While we were all locked down in isolation, baking banana bread and binge-watching Netflix, Alienist …
“There’s no pretence with our band, we just fucking play.” Life Pilot’s Eli Green gives a solid statement on why the Adelaide five-piece are the band you need to see to get your heavy fix.
“We don’t care about the scene nonsense, the politics of it,” says the drummer, “We don’t want to be perceived as anything else other than us. There are a lot of bands we love and respect for what they do but they’re all about the package. For us, it’s about the music, the ethos, the feeling. It’s about being real – our motto has always been, ‘Be yourself’.”
For a while there however, Life Pilot found they were unable to be themselves – they didn’t know what that meant. In the three years since the release of their debut EP High Noon, Life Pilot, much like a fine wine, have experienced a maturity, and a difficult one at that. “It was hard for us,” says Green, “We were writing and a lot of media supported us early on but we kind of weren’t ready for it in the sense we didn’t expect for people to like us. We were swept up in the whole thing and definitely playing catch up for a while. It took us a minute to figure out who we were and what we were about.”
Life Pilot’s DIY ethos has spilled over onto their second release Too Hot for Killing, the end result bigger and better than its predecessor but not before a few hurdles along the way. “Throughout the process of this EP, far out, we were trying to have this out six months after High Noon and obviously that spread and spread and didn’t end up how we planned – we went through these phases of almost like severe depression of it taking so long.
“There was a point where we had pretty much everyone in the band on the phone saying they were done, they were over it. We needed to stop worrying about writing music that sounds like what we think we’re supposed to write and just write what we want to write.”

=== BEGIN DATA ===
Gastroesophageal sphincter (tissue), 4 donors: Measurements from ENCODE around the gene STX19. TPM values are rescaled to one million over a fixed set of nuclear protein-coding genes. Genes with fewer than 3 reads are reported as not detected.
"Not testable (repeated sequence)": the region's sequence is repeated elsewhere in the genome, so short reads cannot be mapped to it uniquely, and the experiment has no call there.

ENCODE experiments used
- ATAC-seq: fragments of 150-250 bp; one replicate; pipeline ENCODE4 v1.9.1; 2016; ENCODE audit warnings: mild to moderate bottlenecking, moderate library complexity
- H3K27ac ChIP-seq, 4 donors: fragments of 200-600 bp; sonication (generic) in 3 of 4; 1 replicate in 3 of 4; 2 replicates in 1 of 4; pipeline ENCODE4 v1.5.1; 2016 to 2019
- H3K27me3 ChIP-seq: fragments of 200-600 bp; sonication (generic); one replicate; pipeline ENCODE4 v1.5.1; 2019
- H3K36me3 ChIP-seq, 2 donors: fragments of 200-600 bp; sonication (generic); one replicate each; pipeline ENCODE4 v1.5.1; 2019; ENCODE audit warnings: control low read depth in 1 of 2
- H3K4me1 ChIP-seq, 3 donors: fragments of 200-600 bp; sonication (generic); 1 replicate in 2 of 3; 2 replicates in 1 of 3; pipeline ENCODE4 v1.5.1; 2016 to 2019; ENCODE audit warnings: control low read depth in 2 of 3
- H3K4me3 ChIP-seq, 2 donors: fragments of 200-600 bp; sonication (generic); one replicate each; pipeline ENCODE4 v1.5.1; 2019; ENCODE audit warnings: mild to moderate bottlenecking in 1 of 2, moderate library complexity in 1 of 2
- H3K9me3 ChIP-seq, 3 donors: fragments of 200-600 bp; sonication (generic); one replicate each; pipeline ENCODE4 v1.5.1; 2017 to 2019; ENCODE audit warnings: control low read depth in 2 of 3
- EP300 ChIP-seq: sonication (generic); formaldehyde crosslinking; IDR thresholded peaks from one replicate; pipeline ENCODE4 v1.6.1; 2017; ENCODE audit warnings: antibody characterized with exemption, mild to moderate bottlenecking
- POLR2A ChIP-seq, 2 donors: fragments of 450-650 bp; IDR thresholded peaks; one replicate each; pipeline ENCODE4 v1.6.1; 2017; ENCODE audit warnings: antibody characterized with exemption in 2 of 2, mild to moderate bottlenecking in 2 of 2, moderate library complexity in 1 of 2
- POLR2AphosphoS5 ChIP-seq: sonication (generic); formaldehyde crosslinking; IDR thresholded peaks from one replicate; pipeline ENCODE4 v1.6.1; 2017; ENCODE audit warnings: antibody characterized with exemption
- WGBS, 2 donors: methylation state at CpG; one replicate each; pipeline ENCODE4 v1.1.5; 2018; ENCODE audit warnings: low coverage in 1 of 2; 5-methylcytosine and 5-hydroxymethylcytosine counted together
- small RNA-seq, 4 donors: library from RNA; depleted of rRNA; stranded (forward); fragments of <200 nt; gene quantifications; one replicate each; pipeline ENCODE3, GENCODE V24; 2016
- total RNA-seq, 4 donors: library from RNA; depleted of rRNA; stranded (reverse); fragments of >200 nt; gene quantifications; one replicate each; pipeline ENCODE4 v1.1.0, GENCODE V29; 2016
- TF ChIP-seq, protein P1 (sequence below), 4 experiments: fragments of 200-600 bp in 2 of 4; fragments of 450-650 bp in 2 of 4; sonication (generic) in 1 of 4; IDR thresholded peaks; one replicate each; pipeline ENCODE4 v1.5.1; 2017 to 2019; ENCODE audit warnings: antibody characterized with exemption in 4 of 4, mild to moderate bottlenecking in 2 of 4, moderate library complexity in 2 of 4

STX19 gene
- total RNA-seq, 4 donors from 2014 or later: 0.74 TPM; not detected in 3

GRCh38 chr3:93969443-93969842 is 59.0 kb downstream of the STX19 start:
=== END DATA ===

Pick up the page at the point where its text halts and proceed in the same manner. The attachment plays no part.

We needed to stop worrying about writing music that sounds like what we think we’re supposed to write and just write what we want to write.
As soon as Life Pilot stopped believing they had to adhere to a certain standard, to a set of rules that weren’t their own, they let go and told themselves they were doing this for them and them alone. “As soon as you let go and realise I’m doing this for me, I’m doing it because I love it, it stops being a chore,” says Green, “You get a fresher sound, and a newfound love.
Three years of having been through a grinder of doubt and uncertainty and Life Pilot are understandably apprehensive about returning to the live stage with this batch of songs that have such a heavy background for them. “We’re actually terrified of our first show back,” Green laughs, “We’ve always put on a crazy live show, it’s what we pride ourselves on. Our shows have always been a terrifying experience because you never know if something is gonna come flying through the drum kit or you’ll have a bass or guitar thrown at you. That’s just normal day-today stuff for us, but the first shows back, they’ll be crazy.”
Having almost fallen out of love of being in the band, Green says the Life Pilot boys’ new-found energy is something else. “Nick [Evans] snapped his bass after shooting a music video the other day,” he giggles, “I feel like we all have a lot of pent up frustration that we’ve had throughout this whole period.
“There’s a lot of passion for the band, it means a helluva lot to all of us in our own different ways, it’s been a very long road to get here and I think the live shows are going to be very special – it’s going to be very cathartic for us as always but on a totally different level.”
“If you wanna come see us, you’ll see what I’m talking about – there’ll be broken bones, broken instruments, blood all over the floor, but everyone will leave with a smile on their face. That’s all there is to it really. No bullshit.”
Too Hot For Killing is out Friday 13th October. Pre-orders are available here.